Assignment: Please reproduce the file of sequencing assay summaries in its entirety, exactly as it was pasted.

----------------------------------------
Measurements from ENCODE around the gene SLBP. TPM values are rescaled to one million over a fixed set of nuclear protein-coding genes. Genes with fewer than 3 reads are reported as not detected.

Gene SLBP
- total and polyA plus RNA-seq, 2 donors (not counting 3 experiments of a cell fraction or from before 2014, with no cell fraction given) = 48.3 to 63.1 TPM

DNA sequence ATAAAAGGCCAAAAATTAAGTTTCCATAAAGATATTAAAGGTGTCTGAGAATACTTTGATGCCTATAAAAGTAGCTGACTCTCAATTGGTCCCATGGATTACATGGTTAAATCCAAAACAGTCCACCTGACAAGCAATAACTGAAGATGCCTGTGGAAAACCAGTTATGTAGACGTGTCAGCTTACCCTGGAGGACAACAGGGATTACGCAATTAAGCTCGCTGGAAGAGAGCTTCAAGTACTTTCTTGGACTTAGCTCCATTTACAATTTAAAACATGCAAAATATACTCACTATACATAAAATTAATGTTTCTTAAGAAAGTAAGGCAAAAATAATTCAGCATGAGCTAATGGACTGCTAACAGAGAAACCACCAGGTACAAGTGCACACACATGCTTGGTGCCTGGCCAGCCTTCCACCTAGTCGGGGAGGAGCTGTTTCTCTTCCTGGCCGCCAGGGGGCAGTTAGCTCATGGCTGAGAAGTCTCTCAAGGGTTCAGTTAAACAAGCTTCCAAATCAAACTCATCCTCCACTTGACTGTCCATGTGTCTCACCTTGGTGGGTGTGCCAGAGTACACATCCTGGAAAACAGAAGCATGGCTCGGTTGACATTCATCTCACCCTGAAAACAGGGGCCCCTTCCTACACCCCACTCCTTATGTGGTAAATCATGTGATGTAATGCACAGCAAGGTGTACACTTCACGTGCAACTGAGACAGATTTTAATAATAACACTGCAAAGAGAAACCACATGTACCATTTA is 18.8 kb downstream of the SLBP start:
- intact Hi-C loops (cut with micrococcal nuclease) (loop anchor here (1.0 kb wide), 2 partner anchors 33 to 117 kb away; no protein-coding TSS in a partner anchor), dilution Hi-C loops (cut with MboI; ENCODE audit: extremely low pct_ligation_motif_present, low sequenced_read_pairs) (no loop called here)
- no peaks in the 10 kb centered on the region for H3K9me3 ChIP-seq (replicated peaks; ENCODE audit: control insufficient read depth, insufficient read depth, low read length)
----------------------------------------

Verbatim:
Measurements from ENCODE around the gene SLBP. TPM values are rescaled to one million over a fixed set of nuclear protein-coding genes. Genes with fewer than 3 reads are reported as not detected.

Gene SLBP
- total and polyA plus RNA-seq, 2 donors (not counting 3 experiments of a cell fraction or from before 2014, with no cell fraction given) = 48.3 to 63.1 TPM

DNA sequence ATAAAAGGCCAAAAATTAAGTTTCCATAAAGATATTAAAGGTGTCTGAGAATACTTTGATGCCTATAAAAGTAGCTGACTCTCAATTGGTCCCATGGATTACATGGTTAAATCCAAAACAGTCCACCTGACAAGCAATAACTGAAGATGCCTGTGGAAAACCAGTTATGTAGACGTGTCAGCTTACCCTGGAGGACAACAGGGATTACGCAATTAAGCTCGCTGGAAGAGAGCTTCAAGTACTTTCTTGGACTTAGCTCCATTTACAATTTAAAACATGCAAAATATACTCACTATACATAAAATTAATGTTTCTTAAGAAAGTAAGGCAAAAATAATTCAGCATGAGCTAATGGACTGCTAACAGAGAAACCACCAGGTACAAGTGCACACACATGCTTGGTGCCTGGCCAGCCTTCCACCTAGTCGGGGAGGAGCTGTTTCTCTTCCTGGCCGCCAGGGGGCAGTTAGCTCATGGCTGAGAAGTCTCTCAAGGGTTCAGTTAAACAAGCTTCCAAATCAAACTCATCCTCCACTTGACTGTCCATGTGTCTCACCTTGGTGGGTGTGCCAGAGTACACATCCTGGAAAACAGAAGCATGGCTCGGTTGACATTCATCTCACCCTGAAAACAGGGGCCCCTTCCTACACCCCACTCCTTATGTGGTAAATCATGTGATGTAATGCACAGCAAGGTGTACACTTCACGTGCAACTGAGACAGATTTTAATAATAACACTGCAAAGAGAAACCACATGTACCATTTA is 18.8 kb downstream of the SLBP start:
- intact Hi-C loops (cut with micrococcal nuclease) (loop anchor here (1.0 kb wide), 2 partner anchors 33 to 117 kb away; no protein-coding TSS in a partner anchor), dilution Hi-C loops (cut with MboI; ENCODE audit: extremely low pct_ligation_motif_present, low sequenced_read_pairs) (no loop called here)
- no peaks in the 10 kb centered on the region for H3K9me3 ChIP-seq (replicated peaks; ENCODE audit: control insufficient read depth, insufficient read depth, low read length)